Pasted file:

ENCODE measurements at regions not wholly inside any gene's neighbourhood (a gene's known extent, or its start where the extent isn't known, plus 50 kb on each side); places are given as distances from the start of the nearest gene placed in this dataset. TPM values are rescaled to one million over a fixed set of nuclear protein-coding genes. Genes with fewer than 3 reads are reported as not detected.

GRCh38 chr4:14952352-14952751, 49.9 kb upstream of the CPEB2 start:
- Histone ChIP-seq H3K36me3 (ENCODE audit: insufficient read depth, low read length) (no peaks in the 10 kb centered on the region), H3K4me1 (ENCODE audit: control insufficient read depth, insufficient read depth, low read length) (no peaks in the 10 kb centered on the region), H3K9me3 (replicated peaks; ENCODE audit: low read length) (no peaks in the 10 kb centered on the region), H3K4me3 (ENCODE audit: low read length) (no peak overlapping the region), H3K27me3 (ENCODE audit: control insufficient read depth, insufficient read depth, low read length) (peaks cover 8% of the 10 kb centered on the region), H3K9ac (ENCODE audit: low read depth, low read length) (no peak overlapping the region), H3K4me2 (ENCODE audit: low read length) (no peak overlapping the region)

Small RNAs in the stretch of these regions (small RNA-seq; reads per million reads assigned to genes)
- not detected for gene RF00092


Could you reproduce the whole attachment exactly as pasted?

ENCODE measurements at regions not wholly inside any gene's neighbourhood (a gene's known extent, or its start where the extent isn't known, plus 50 kb on each side); places are given as distances from the start of the nearest gene placed in this dataset. TPM values are rescaled to one million over a fixed set of nuclear protein-coding genes. Genes with fewer than 3 reads are reported as not detected.

GRCh38 chr4:14952352-14952751, 49.9 kb upstream of the CPEB2 start:
- Histone ChIP-seq H3K36me3 (ENCODE audit: insufficient read depth, low read length) (no peaks in the 10 kb centered on the region), H3K4me1 (ENCODE audit: control insufficient read depth, insufficient read depth, low read length) (no peaks in the 10 kb centered on the region), H3K9me3 (replicated peaks; ENCODE audit: low read length) (no peaks in the 10 kb centered on the region), H3K4me3 (ENCODE audit: low read length) (no peak overlapping the region), H3K27me3 (ENCODE audit: control insufficient read depth, insufficient read depth, low read length) (peaks cover 8% of the 10 kb centered on the region), H3K9ac (ENCODE audit: low read depth, low read length) (no peak overlapping the region), H3K4me2 (ENCODE audit: low read length) (no peak overlapping the region)

Small RNAs in the stretch of these regions (small RNA-seq; reads per million reads assigned to genes)
- not detected for gene RF00092